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Prednisone (Deltasone®) medication is a corticosteroid immunosuppressant used to treat a variety of diseases. Liver transplant recipients use it to prevent or treat organ rejection. Prednisone may be used in low doses for long-term immunosuppression or in higher doses for treatment of rejection.
Rejection occurs when the body recognizes the transplanted organ as foreign, and attacks the organ as if it were a harmful intruder. Prednisone prevents or treats rejection by suppressing the body’s immune response.
Prednisone is taken orally and is available as a liquid or in tablet form. Tablets are available in many concentrations, including 20-, 10-, and 5-mg doses. Usually, 5-mg tablets are prescribed, regardless of the total dose, so that – if your doctor changes your child’s prednisone dosage – you can simply change the number of tablets your child takes to equal the newly prescribed amount.
Prednisone should never be taken on an empty stomach. It is usually best to take it in the morning, after breakfast and before 9 a.m. If your child needs to take prednisone more than once a day, be sure he or she eats before taking the other doses.
If your child misses a dose of prednisone, call your coordinator for advice.
Notify your transplant coordinator if your child is unable to take prednisone because of vomiting, inability to swallow, or other reasons. The coordinator can help arrange for your child to receive prednisone intravenously.
Common side effects of prednisone include:
Rare side effects include:
Tell your transplant doctor or pharmacist about any prescription or over-the-counter medication your child is taking, so that you can be warned of interactions and prevent them. Notify your coordinator if any medications are discontinued or any new medications are prescribed.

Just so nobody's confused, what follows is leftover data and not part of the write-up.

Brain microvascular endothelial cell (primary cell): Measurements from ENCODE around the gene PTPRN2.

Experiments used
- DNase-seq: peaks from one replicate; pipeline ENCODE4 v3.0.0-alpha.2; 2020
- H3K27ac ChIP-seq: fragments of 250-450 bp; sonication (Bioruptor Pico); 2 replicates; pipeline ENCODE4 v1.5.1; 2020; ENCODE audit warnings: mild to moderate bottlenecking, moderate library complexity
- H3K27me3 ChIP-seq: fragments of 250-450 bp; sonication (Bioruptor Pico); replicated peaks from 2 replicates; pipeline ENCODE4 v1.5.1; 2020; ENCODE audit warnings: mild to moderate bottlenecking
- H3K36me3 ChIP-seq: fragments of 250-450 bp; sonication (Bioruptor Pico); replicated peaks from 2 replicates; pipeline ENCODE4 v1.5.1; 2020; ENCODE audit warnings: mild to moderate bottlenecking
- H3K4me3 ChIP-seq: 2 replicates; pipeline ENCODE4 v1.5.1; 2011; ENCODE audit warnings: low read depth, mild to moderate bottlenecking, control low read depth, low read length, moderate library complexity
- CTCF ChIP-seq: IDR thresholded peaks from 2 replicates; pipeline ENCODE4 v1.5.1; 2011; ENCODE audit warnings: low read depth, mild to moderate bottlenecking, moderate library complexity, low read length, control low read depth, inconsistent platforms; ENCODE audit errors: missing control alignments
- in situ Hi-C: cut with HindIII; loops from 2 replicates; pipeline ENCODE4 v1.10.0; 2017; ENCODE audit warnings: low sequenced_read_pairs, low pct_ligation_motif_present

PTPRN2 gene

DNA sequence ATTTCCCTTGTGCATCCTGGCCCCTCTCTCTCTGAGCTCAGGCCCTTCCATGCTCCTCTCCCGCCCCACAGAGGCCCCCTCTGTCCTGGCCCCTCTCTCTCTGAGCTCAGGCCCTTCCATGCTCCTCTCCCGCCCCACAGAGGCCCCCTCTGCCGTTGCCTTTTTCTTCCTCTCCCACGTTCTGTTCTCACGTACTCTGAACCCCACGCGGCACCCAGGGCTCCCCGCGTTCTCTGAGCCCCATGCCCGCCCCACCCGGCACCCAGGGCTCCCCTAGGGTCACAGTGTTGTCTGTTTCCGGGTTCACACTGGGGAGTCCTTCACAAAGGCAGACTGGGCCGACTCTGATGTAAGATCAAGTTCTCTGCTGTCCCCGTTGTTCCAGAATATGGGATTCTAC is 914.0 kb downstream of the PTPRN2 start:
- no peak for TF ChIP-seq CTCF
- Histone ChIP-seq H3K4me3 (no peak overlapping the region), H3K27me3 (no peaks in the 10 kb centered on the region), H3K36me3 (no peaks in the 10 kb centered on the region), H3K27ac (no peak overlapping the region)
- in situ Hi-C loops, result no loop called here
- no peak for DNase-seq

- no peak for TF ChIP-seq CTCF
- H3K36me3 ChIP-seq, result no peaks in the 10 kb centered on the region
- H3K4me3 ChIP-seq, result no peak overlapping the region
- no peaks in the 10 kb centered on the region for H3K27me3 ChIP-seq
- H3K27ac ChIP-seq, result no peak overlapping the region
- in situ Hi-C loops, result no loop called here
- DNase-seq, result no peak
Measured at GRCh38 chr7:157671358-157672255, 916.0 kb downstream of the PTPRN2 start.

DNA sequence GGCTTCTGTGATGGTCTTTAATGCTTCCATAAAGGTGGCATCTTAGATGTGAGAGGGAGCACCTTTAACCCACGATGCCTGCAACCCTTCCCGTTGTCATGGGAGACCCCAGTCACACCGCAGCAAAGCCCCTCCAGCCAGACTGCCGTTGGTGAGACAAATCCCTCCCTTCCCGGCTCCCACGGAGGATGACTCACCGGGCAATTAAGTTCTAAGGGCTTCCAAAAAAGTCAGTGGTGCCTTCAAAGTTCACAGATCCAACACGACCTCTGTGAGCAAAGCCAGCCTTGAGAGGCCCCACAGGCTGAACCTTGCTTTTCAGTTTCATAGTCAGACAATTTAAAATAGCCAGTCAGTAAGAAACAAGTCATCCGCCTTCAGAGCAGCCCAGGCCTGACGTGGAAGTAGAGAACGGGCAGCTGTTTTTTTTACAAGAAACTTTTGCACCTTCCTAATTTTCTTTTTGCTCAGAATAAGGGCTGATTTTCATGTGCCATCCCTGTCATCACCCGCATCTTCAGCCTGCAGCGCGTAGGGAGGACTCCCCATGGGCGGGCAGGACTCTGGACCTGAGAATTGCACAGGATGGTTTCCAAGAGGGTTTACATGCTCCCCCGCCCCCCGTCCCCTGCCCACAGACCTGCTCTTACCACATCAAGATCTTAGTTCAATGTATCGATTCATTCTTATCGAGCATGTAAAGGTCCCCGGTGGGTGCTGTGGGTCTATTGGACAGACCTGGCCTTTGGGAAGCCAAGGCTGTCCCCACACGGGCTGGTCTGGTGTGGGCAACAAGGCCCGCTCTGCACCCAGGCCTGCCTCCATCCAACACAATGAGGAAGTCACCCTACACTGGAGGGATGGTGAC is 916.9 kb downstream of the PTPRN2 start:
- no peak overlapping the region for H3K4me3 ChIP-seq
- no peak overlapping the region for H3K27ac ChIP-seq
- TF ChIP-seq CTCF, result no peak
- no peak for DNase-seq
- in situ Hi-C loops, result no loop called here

Store prednisone at room temperature.
Take prednisone exactly as prescribed. It is best to take prednisone in the morning, to decrease side effects.
Never stop or reduce the dosage of prednisone unless your transplant surgeon or coordinator tells you to do so. Sudden withdrawal of prednisone can be life threatening.
Avoid alcohol. Some parents allow their children a moderate amount of alcohol during religious or other special occasions, but this is not permitted for an immunosuppressed child or teen. Ask your doctor’s advice when choosing a cough syrup for your child, as some syrups contain alcohol.
To prevent an ulcer, your child may be required to take an antacid during the period he or she is on steroids.
We recommend that patients wear a medical alert bracelet or pendant (such jewelry is marketed under the name Medic Alert) that says "Taking steroids."
Prednisone is routinely stocked in most U.S. pharmacies.
Learn more about other Intestine Transplant Drugs.
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Children’s Hospital of Pittsburgh of UPMC
One Children’s Hospital Way
4401 Penn Ave.
Pittsburgh, PA 15224
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